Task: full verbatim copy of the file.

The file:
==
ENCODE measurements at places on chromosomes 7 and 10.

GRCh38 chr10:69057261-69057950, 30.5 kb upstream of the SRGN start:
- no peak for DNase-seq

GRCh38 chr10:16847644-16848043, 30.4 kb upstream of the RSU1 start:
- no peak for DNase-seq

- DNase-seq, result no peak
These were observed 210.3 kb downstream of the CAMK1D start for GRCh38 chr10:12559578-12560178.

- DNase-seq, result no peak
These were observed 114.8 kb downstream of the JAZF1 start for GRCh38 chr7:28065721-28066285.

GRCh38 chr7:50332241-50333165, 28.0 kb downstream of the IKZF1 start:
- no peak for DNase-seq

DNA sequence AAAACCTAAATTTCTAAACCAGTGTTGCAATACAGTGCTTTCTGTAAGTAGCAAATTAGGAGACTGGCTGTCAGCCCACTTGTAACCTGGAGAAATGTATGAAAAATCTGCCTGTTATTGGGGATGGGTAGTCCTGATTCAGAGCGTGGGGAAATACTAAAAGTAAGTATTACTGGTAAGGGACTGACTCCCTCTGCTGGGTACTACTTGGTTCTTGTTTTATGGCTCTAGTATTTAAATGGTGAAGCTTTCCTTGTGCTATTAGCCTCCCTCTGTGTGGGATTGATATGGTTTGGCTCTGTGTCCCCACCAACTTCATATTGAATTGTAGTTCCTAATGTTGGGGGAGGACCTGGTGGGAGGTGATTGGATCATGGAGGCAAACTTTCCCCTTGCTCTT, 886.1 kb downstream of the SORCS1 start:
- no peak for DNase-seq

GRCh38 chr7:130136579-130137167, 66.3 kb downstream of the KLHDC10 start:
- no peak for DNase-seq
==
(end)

ENCODE measurements at places on chromosomes 7 and 10.

GRCh38 chr10:69057261-69057950, 30.5 kb upstream of the SRGN start:
- no peak for DNase-seq

GRCh38 chr10:16847644-16848043, 30.4 kb upstream of the RSU1 start:
- no peak for DNase-seq

- DNase-seq, result no peak
These were observed 210.3 kb downstream of the CAMK1D start for GRCh38 chr10:12559578-12560178.

- DNase-seq, result no peak
These were observed 114.8 kb downstream of the JAZF1 start for GRCh38 chr7:28065721-28066285.

GRCh38 chr7:50332241-50333165, 28.0 kb downstream of the IKZF1 start:
- no peak for DNase-seq

DNA sequence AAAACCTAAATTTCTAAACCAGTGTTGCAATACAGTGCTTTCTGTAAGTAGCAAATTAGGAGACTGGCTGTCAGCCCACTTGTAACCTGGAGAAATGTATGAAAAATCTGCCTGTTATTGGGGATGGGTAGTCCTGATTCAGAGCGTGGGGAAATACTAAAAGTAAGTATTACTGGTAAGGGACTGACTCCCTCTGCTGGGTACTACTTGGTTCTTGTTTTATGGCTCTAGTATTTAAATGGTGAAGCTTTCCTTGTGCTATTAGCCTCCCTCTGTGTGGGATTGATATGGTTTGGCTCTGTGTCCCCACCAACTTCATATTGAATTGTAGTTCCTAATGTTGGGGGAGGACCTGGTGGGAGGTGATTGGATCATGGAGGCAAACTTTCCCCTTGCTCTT, 886.1 kb downstream of the SORCS1 start:
- no peak for DNase-seq

GRCh38 chr7:130136579-130137167, 66.3 kb downstream of the KLHDC10 start:
- no peak for DNase-seq